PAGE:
We have at this time is an affordability gap, the average house sells for more than the average couple working full time. This is not sustainable over time.

I forget the exact number but I believe the difference is about $20,000. The average family would have to make $20,000 more per year to qualify for the average house. That is significant.
 

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I'm thinking that there is a bubble now, and in a few months time, it will dissipate

It's not like bubble you blow in the springtime... when the bubble bursts it affects everyone, causes recessions, blows up the economy and causes unemployment etc.

We have at this time is an affordability gap, the average house sells for more than the average couple working full time. This is not sustainable over time.
I forget the exact number but I believe the difference is about $20,000. The average family would have to make $20,000 more per year to qualify for the average house. That is significant.
The scenario you are talking about is for first home buyers correct? Ie a couple has 25% down payment so their mortgage is for 75% of the average house cost so they need $X to support that which is $20k over the national average?

I don't see why this is going to cause a big crash. Yes, first time home buyers help support demand for houses but most houses are not for sale.

That statistic makes it sound like the average Canadian can't afford a house which clearly isn't the case because there are a lot of Canadian home owners who can afford their house.

Yes, I can see how this will reduce demand and prices may fall a bit eventually but I just don't see the big crash. Or if it does happen, it won't be for that reason.
 

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I wish it was for first time buyers but it isn't.

It is a statistically important number and an indicator that the price of houses is currently not sustainable. This does not mean that there is going to be an immediate correction.

The average person should be able to qualify to buy the average house.

Let me give you an example that is similar using the car market. Let's say for example that all the cheaper car makers put up their prices to match Mercedes prices. So the average working couple in Canada cannot afford a car at the new Mercedes price. What will happen to the price of cars? Who buys more cars? The guy who can afford the Mercedes already or the rest of the population ? Would you say that this is a sustainable market?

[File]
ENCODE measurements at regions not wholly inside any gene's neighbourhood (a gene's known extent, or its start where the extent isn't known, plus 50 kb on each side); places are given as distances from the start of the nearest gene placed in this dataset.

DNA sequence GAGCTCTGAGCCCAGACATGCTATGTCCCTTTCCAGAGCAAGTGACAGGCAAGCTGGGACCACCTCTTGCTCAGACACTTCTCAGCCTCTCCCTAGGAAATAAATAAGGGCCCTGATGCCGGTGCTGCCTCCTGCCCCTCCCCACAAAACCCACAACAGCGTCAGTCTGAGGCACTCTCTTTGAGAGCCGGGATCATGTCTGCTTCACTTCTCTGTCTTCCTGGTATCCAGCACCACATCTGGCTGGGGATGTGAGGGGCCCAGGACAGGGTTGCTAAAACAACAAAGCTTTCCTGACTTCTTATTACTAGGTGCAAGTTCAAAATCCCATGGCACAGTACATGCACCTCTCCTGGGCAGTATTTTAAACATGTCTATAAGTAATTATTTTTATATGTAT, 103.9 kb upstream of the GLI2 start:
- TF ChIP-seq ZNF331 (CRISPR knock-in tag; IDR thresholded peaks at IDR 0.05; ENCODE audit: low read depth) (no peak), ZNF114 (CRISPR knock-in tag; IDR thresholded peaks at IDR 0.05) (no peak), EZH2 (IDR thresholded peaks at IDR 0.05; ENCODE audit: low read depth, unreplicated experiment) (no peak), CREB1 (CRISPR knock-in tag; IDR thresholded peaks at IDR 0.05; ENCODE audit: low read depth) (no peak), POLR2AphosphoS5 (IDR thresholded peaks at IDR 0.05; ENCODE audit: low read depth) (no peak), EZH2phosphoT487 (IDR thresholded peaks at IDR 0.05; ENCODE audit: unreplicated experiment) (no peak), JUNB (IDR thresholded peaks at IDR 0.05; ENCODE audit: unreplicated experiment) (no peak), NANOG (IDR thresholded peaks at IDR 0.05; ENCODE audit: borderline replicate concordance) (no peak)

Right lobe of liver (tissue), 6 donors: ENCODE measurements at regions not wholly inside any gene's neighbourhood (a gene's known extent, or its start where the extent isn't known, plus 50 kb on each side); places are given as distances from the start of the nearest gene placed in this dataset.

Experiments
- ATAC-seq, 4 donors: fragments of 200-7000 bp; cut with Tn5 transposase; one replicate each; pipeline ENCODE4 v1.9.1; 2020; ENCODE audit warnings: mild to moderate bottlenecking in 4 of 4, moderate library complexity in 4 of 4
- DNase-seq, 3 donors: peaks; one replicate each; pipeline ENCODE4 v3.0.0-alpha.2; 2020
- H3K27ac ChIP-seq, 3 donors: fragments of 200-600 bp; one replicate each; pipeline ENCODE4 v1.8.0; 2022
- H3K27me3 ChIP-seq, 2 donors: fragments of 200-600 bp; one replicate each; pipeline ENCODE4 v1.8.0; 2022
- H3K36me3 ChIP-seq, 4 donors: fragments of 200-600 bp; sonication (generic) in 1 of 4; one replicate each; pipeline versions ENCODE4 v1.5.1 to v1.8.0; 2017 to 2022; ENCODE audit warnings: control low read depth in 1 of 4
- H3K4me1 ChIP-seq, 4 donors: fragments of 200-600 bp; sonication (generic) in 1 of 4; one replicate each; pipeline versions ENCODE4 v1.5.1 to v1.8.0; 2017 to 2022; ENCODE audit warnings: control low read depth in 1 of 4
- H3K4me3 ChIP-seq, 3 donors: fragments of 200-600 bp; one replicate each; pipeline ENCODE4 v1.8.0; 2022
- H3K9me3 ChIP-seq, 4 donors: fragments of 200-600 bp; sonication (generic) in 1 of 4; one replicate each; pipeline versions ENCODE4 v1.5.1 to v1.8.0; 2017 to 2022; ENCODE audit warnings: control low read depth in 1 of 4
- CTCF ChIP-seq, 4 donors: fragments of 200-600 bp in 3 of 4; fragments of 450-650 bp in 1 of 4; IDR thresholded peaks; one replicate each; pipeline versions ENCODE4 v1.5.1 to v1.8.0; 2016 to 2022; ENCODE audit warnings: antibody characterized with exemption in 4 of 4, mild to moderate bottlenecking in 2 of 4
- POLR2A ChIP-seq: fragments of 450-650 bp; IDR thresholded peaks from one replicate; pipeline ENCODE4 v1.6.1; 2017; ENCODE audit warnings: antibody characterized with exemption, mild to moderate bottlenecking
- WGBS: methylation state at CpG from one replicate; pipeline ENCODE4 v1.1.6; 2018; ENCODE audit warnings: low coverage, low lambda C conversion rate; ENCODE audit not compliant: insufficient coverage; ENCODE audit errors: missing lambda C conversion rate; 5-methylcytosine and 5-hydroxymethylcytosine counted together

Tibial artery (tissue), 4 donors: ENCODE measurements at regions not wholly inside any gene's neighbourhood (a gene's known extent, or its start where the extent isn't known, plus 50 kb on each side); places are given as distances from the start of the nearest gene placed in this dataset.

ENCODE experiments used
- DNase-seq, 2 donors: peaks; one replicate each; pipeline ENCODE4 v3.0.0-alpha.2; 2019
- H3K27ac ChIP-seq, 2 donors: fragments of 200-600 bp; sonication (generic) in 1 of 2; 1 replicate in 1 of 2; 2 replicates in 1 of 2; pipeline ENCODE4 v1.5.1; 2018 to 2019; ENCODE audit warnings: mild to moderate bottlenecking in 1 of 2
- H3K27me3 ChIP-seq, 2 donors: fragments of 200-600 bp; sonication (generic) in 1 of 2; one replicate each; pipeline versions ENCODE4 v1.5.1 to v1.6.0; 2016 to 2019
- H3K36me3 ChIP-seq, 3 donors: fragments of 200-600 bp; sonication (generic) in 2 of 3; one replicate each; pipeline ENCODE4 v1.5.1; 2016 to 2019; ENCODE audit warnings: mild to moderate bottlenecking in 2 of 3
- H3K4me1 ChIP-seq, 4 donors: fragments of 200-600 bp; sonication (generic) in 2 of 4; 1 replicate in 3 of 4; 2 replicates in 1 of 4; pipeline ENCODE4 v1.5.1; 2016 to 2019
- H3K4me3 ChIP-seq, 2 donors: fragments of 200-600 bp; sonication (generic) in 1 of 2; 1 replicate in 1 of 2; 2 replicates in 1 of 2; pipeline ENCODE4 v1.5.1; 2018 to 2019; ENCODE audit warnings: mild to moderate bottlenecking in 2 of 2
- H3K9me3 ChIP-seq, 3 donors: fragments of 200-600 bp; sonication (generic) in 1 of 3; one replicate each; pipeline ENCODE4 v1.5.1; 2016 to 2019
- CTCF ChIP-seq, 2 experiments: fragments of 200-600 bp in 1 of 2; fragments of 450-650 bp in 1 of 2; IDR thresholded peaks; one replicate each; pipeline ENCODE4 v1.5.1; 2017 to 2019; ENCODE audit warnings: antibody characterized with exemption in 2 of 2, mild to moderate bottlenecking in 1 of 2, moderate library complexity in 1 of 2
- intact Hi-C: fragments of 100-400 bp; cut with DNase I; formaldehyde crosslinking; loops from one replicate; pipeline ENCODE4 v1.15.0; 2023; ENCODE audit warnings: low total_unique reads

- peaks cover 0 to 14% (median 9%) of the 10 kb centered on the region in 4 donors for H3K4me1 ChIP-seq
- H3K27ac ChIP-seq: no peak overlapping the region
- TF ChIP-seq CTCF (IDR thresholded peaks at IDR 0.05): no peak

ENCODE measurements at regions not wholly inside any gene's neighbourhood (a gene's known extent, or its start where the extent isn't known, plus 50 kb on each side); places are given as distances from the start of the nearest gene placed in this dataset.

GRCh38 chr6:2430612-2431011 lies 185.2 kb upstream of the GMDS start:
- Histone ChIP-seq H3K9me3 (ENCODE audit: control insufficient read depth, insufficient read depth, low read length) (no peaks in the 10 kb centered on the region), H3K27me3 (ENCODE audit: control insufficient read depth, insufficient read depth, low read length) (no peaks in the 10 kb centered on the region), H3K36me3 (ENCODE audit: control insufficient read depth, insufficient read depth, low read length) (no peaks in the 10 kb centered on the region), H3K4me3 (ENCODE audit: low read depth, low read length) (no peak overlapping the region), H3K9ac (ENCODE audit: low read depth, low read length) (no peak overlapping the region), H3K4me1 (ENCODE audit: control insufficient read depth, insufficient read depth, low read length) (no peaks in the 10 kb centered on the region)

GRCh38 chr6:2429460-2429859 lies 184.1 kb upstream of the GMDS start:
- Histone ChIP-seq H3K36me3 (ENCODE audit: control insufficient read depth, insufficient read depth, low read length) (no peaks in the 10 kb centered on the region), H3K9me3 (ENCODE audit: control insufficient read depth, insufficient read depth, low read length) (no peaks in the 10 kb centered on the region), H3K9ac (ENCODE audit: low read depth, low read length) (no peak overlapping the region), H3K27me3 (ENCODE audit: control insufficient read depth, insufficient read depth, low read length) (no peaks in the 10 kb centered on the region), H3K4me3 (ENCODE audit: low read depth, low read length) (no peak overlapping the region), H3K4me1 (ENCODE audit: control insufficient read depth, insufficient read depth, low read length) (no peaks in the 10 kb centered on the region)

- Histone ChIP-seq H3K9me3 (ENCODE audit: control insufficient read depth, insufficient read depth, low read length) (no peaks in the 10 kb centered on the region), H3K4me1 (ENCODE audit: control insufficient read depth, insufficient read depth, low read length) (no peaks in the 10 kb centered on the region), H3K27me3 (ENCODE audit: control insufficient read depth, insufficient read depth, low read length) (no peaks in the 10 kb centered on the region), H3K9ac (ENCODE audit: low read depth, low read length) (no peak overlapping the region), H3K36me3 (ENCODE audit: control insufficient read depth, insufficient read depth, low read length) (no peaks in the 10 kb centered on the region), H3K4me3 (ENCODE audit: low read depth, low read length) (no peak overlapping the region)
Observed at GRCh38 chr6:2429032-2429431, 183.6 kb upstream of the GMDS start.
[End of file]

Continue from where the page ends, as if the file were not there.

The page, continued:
So this exact scenario is repeated in the housing market. It doesn't mean that the average person cannot decide to buy something cheaper thereby finding a house for himself. Or that this house will not be affordable for them and they will default. Or that the market will collapse with catastrophic results. All it means is that the market is not in a natural state of balance. Something else may happen. For instance wages may go up, or the market may just cruise along at the same prices until the gap decreases.

At one point if the gap increases the average working couple will be unable to buy a house at all and then we will have a collapse.

Now I am not talking about the rest of Canada but rather Toronto and Vancouver.
 

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I disagree.

In your analogy you are using a rapidly depreciating asset that doesn't last very long.

If that pricing scenario occurred and cars could last 100 years then used cars would all of a sudden be worth a lot more which would mean that a current car owner could sell their used Chevy for a decent price which would make the Chevy or Mercedes much more affordable than before.

In the housing market you have a large segment of the population that has a big chunk of equity in their house. Their affordability to buy a new house is related to their income and the amount of equity they have. While they might have an average income, if their house equity is large enough then they could afford an above average house.

The other thing with "average family income". This includes all families in Canada regardless of how low their income is. Not all families own houses. I would suggest that if you look at average family income of families that own a home - that is the more relevant average.